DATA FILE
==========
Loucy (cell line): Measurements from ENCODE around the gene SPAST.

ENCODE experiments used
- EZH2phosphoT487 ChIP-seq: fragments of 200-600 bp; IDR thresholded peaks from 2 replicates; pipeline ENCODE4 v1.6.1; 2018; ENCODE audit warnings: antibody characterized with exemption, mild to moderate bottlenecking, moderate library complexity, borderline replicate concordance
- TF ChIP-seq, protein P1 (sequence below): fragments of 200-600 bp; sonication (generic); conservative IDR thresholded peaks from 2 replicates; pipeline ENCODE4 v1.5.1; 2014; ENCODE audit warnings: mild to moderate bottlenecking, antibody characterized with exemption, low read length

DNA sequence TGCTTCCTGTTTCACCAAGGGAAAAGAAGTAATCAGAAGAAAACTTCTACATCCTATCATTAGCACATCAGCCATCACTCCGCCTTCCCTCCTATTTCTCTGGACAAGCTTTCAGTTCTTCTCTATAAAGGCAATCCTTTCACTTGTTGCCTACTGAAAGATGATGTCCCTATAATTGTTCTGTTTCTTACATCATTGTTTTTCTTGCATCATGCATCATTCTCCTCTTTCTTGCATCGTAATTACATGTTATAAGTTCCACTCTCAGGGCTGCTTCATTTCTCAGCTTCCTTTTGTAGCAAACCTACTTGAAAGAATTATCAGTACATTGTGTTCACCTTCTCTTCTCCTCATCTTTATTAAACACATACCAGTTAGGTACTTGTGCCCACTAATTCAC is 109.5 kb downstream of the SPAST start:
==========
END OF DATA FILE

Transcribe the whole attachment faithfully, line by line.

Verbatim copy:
Loucy (cell line): Measurements from ENCODE around the gene SPAST.

ENCODE experiments used
- EZH2phosphoT487 ChIP-seq: fragments of 200-600 bp; IDR thresholded peaks from 2 replicates; pipeline ENCODE4 v1.6.1; 2018; ENCODE audit warnings: antibody characterized with exemption, mild to moderate bottlenecking, moderate library complexity, borderline replicate concordance
- TF ChIP-seq, protein P1 (sequence below): fragments of 200-600 bp; sonication (generic); conservative IDR thresholded peaks from 2 replicates; pipeline ENCODE4 v1.5.1; 2014; ENCODE audit warnings: mild to moderate bottlenecking, antibody characterized with exemption, low read length

DNA sequence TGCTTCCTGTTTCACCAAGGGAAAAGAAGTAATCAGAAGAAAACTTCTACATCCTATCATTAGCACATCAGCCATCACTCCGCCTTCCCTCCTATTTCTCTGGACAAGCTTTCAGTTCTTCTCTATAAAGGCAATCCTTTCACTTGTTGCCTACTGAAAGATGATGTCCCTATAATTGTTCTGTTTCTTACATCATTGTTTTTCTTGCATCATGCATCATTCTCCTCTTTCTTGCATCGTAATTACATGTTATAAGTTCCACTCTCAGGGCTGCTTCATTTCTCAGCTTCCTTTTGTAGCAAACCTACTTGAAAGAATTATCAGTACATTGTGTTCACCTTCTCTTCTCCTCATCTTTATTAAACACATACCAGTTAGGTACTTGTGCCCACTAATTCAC is 109.5 kb downstream of the SPAST start: